Pittsburgh Center for the Arts
The latest Pittsburgh Biennial just scraped by the economic cutbacks in the arts, even if its presentation was delayed by nearly a year. The 30 or so artists engaged in the show could thus take advantage of the luxury of extended fine-pointing. The curators, Vicki Clark and Robert Raczka, might have had a more difficult time of it, cutting a garment out of theoretical cloth. The biennial is a local showcase (its catchment area is restricted to Western Pennsylvania) but the curatorial mindset is wider than that. It concentrated on performance this year (that thing you usually miss if you don’t make the opening) but extended the concept more widely than the radical performance art of the ’60s and ’70s—a performative element was enough. That admits regular photography, conventional painting, actions-in-space, and site-specific work, as well as performance pure and simple. The visitor too, was often coaxed into some engagement with the art.
If you had been made aware of the curators’ intentions from the minute you entered the building you might have fully appreciated this excellent, if uneven show. Unfortunately the exhibition started outside the building, and the curators’ statement didn’t appear until after the first six installations—odds are many people didn’t spot it at all.
Beatriz da Costa, Jamie Shulte, and Brooke Singer, knowing that most driving licenses encode private information, set up a bar at the opening—free drinks, but your license was swiped through a bar code reader. A map leading to your residence popped up on a large screen. While the work was fun at the opening, for the rest of the show it was about as dynamic as the bar at a temperance convention. In contrast, the adjacent installation by all six members of the Prekop family, which was emptied of the artists but filled with evidence of their home life (a Pittsburgh Bloomsbury), continued to perform and inform.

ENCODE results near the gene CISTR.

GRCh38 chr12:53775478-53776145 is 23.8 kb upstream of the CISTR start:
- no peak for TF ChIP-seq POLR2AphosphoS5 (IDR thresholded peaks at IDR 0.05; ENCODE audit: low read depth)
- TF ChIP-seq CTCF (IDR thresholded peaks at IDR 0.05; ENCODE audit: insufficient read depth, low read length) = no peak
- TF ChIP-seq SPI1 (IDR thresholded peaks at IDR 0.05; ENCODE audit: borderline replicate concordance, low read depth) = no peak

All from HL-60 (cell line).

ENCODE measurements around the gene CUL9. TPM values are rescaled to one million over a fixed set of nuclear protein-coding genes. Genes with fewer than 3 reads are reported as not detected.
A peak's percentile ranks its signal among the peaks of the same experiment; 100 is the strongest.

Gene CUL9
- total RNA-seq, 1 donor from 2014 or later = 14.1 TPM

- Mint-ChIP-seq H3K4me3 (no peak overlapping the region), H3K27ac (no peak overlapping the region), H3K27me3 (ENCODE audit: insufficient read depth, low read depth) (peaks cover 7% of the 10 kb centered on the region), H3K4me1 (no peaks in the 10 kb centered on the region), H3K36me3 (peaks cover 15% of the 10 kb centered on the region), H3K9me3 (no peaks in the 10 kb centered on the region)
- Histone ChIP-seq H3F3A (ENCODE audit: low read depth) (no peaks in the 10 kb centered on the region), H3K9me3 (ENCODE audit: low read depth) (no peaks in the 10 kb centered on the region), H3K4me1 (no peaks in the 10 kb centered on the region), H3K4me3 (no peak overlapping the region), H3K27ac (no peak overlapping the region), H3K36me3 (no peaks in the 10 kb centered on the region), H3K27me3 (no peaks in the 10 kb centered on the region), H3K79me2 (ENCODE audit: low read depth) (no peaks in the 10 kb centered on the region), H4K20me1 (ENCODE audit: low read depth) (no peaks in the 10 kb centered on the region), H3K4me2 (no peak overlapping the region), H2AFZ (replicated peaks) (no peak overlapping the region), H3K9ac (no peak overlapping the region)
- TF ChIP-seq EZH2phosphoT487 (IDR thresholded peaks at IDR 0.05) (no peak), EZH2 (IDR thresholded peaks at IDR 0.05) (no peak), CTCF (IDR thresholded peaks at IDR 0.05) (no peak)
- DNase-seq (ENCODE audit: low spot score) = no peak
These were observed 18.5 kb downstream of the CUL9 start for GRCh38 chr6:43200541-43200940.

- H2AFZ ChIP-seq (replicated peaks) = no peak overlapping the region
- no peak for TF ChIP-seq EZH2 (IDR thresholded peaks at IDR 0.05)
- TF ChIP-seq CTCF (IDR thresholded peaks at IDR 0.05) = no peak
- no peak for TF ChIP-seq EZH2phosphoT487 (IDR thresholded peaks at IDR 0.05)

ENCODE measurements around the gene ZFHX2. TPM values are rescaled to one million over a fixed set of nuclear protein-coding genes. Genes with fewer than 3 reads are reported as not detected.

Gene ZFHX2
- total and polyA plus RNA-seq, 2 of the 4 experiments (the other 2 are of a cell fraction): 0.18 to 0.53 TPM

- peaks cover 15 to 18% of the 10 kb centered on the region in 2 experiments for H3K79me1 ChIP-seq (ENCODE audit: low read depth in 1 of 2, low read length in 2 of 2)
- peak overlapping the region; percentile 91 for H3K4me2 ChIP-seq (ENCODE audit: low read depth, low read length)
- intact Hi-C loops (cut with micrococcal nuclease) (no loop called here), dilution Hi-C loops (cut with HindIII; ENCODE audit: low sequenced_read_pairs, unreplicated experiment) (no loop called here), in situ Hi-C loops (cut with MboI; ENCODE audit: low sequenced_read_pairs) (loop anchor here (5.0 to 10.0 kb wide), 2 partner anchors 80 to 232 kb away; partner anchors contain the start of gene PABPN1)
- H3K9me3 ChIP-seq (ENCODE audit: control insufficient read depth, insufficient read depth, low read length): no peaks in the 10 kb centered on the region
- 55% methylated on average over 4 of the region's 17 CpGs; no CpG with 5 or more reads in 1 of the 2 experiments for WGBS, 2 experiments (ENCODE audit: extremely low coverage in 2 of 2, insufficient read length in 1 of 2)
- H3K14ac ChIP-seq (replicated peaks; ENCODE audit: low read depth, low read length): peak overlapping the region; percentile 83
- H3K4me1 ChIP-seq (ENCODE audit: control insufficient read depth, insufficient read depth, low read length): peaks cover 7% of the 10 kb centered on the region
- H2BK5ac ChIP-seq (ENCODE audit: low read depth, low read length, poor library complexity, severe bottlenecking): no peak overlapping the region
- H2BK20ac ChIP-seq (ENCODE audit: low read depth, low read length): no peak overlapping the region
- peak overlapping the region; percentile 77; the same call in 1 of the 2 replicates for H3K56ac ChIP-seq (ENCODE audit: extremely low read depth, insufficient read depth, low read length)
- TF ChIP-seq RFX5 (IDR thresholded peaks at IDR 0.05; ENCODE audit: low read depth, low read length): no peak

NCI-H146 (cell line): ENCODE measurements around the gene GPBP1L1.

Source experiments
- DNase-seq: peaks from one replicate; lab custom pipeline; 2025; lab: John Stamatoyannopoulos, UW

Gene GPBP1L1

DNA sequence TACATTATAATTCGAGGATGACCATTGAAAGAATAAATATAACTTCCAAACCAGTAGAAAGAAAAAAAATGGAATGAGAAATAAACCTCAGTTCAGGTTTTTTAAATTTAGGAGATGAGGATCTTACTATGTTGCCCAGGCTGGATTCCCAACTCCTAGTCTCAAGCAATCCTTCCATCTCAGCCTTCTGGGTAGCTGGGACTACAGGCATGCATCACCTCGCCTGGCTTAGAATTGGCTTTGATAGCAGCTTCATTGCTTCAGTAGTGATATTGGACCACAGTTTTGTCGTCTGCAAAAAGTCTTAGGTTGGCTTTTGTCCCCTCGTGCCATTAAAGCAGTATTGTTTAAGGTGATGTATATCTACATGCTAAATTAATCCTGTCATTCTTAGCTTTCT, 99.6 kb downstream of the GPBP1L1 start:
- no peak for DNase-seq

Less complex work made the point equally well. Two architects, Gerard Damiani and Paul Rosenblatt, each brought the visitor into contact with simple building materials, in strange, austere and abstract encounters. Other works played with sound and other effects. Who Is Like God?S (sic), a collaboration between Michael Pestel and Michael Tolson, combined messily installed rehabilitated piano soundboards and surveillance cameras; with slightly too many elements, it encouraged a listless participation. Jeremy Boyle’s Eight Part Fugue, which was easy to miss, offered an engaging performance of raw, formal electronic sound.
“Look at me! Look at me!” becomes the inevitable refrain in a show devoted to the performative. Lance Winn’s self-portrait, playing Tug o’ War with himself, wittily avoided the attendant risks. It was more questionable whether Carin Mincemoyer’s Getting to the Point does the same. Jeremy Boyle’s video (Rotating) Self Portrait is a model of selfless egocentricity, even more detached than Andy Warhol’s screen tests.
The missing artist in the exhibition, or at the very least, the missing collaborator, was the visitor. Viewer empowerment is a critical element in such a show. Wall to Wall Studios, a design and communications company much involved in Pittsburgh arts, and an “artist” in this biennial, may have shown the way in their installation, which, in its surprise element, effected a remarkable engagement with the visitor. While this biennial’s broad compass was useful as a survey, its breadth diluted the notion of performance. But whisky is as well taken with water as it is neat.